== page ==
(Continued from page 499)Hannah teaches us an important spiritual principle
The opening portions of First Samuel give us good insight into activity during that era in the history of Israel. The first three verses of 1 Samuel, Chapter 1, introduces us to a man from the hill country of Ephraim, whose name was Elkanah, and his two wives, Hannah and Peninah. Peninah had children by Elkanah, but Hannah bore no children. But, Elkanah loved Hannah and was a godly man. Chapter one records that he went up yearly from his city to worship at Shiloh to sacrifice to the Lord of Hosts. At that time, the tabernacle and Ark were at Shiloh and the high priest was Eli and his two sons, Hophni and Phinehas, served as priests (1:3). For those who are truly righteous, these pathetic priests cast a dark cloud over genuine worship (see 2:12-17, 22-25).
We learn more of Hannah's situation, for when Elkanah sacrificed he gave portions to both his wives, but a double portion to Hannah because he loved her. The Bible says she was barren because the Lord had closed her womb. To the eastern mind, this was a terrible dilemma and a sign of the Lord's disfavour. In many parts of the world she would be looked upon as a murderess for it was believed that she killed her husband's living seed within her own body. We do not know why the Lord closed Hannah's womb, but we do know that everything God does is for His own glory. We also know that because she was barren for so long, her constant prayers for a son resulted in the kind of consecration which was necessary in order for her to raise Samuel and to make the promises which demonstrated her great faith regarding his future.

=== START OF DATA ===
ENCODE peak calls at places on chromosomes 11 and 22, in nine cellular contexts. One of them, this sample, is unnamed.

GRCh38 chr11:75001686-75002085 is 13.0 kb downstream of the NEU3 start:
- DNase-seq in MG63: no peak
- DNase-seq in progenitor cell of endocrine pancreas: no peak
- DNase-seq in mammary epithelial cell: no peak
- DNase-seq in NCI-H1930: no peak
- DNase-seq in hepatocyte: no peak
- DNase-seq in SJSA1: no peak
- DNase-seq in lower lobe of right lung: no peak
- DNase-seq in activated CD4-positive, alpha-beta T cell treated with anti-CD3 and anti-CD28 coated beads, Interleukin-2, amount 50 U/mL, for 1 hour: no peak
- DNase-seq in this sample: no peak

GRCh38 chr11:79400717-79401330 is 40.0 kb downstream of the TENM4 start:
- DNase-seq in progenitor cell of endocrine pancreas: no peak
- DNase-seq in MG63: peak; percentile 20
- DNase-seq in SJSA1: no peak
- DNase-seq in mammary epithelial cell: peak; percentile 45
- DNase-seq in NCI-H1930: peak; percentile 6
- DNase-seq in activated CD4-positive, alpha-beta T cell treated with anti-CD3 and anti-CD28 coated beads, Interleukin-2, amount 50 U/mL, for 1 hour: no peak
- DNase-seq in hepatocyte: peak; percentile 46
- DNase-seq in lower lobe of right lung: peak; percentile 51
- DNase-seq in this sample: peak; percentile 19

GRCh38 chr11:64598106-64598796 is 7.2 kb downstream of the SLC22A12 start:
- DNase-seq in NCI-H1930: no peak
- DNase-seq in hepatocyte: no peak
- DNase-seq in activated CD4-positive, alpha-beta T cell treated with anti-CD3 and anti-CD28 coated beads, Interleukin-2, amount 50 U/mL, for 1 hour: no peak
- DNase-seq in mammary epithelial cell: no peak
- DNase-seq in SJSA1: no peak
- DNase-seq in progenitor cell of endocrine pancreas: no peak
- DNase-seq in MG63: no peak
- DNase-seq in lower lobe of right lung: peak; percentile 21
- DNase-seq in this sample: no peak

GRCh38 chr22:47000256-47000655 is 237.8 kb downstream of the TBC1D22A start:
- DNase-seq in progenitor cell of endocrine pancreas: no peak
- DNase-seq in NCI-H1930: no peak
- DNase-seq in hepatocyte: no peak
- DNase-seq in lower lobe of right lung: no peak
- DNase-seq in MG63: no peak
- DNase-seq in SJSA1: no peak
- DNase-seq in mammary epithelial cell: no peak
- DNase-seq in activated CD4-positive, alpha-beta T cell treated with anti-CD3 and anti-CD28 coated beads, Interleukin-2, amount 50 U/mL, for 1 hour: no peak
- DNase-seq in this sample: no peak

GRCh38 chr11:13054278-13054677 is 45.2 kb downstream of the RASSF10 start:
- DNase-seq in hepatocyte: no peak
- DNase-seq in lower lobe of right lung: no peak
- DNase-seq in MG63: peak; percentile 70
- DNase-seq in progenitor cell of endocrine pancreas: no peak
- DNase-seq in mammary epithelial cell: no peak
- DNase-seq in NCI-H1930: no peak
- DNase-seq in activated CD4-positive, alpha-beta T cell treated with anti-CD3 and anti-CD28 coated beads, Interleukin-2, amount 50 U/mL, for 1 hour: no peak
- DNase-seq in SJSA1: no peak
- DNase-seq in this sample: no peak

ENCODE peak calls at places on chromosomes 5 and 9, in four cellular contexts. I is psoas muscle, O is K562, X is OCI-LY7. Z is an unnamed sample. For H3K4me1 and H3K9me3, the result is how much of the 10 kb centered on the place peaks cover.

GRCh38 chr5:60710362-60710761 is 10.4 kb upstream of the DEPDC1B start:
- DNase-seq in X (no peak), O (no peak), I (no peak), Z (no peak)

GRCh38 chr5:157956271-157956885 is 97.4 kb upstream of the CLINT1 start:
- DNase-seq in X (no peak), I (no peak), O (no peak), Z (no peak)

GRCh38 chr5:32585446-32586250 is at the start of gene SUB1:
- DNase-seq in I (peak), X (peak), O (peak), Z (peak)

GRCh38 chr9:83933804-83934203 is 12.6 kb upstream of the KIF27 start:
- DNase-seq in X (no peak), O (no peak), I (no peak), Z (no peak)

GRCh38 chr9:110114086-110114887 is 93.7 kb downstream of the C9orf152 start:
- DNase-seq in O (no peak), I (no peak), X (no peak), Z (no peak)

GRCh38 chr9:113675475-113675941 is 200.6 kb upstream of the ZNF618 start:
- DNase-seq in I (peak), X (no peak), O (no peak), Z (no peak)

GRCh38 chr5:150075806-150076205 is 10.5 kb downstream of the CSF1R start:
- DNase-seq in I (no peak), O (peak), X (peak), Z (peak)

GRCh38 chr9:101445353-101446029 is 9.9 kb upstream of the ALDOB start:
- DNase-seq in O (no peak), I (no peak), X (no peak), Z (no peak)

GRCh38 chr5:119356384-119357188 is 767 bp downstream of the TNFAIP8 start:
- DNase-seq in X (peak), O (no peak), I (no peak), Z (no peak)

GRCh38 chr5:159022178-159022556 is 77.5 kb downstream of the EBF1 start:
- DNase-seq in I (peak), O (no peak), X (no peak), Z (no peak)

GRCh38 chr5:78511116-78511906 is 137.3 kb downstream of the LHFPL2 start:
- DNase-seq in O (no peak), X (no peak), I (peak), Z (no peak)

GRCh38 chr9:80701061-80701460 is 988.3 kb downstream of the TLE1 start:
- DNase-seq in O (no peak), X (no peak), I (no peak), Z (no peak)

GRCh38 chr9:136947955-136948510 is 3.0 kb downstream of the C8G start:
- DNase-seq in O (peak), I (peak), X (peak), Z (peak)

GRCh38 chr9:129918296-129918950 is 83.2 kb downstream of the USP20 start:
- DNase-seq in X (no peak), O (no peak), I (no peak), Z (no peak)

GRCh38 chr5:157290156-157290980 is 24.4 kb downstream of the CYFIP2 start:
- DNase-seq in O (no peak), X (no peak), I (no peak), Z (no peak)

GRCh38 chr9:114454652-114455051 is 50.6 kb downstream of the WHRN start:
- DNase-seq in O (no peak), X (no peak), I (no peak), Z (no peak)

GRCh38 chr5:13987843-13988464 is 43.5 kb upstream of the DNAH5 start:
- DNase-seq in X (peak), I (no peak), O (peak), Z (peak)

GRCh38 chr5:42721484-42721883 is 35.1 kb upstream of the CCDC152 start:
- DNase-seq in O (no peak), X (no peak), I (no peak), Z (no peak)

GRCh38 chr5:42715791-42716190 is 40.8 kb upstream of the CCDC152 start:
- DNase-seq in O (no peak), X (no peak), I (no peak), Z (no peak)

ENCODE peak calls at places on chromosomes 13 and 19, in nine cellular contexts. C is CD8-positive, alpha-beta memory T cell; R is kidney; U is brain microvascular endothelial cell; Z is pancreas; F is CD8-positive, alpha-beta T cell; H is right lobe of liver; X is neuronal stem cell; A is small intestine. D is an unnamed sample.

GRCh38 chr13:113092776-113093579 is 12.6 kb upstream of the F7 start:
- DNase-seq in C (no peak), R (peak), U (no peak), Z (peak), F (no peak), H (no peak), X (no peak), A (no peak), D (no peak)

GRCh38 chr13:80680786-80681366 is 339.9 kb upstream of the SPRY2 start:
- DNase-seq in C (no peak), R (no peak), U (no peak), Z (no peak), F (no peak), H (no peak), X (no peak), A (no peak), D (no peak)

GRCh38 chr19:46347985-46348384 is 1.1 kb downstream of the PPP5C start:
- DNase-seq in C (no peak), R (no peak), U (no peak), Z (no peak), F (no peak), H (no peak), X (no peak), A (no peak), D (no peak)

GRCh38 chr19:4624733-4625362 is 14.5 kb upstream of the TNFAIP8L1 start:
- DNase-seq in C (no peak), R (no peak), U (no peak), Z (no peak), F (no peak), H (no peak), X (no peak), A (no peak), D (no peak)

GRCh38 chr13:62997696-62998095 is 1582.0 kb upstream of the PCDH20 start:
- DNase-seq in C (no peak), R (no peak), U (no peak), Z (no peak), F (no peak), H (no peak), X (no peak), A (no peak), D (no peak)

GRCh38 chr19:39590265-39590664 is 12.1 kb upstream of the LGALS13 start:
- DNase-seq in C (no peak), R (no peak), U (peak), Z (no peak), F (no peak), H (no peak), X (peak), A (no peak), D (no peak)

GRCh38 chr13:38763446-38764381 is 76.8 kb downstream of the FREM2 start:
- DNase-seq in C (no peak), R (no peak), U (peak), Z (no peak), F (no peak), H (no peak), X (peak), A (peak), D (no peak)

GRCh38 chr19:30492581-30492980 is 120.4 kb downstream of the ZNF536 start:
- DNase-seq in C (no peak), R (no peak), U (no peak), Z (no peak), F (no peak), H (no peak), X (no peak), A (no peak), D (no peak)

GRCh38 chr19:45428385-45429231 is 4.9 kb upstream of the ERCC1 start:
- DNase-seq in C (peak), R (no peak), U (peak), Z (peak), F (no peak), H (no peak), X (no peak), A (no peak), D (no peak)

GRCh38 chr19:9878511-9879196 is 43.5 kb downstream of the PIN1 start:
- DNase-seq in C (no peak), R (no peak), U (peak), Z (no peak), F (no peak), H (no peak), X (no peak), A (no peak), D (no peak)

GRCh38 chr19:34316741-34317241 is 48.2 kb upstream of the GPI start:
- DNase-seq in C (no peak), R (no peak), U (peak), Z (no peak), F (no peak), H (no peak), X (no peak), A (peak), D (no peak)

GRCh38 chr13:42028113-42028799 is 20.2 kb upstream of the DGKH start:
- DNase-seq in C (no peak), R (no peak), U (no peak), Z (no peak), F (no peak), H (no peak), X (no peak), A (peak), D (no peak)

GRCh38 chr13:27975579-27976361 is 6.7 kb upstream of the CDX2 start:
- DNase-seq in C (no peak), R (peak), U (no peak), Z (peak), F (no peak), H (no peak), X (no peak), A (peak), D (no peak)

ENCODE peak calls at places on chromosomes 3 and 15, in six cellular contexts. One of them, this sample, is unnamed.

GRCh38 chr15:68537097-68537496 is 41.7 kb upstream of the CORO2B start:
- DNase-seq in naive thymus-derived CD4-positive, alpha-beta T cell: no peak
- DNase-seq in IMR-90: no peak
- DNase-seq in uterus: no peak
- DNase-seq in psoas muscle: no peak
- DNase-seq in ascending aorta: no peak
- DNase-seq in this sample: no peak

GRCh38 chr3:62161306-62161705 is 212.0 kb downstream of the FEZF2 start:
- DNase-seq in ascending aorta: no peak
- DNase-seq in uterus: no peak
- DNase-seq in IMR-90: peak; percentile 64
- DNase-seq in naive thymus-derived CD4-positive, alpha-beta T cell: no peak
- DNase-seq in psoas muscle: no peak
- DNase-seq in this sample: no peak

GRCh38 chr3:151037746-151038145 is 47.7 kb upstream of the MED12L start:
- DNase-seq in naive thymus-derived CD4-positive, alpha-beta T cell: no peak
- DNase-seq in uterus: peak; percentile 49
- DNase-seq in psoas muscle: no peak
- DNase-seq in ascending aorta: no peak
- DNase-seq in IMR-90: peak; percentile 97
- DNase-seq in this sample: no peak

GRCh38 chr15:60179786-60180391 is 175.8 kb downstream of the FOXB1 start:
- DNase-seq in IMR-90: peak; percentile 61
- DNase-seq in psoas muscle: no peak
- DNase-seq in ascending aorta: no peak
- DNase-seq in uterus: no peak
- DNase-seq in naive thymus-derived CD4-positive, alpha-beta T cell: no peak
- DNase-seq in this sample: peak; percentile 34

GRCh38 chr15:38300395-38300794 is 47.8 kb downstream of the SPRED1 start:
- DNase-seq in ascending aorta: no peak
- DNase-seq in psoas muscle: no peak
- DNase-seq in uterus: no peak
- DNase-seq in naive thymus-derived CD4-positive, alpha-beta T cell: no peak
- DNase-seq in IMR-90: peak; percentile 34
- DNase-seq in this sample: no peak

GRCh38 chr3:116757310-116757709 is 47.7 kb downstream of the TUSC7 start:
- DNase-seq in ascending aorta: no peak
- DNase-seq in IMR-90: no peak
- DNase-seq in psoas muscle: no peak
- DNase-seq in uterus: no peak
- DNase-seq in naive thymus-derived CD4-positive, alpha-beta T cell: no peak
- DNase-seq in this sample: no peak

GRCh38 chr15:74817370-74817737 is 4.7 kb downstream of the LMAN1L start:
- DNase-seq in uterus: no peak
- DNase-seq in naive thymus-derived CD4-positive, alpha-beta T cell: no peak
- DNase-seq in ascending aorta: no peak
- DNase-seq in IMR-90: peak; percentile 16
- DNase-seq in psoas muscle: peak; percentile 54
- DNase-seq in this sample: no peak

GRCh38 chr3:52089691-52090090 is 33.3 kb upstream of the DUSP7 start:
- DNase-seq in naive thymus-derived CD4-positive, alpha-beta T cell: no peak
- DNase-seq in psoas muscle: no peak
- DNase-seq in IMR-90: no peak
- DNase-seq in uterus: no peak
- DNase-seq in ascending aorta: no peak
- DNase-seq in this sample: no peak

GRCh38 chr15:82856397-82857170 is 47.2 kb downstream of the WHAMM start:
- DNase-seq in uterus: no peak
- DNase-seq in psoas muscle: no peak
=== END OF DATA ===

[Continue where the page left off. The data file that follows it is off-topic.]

Sadly, as Hannah went up to the tabernacle year by year, her husband's other wife taunted and ridiculed her because she was barren. Hannah wept and prayed and did not eat (1:7). We see another magnificent principle here for, where we may be tempted to rant and rave at God for His failure to give us what we want, Hannah's despair drove her closer to the Lord; in her misery she trusted in God's true grace. Finally, we read in verse 111: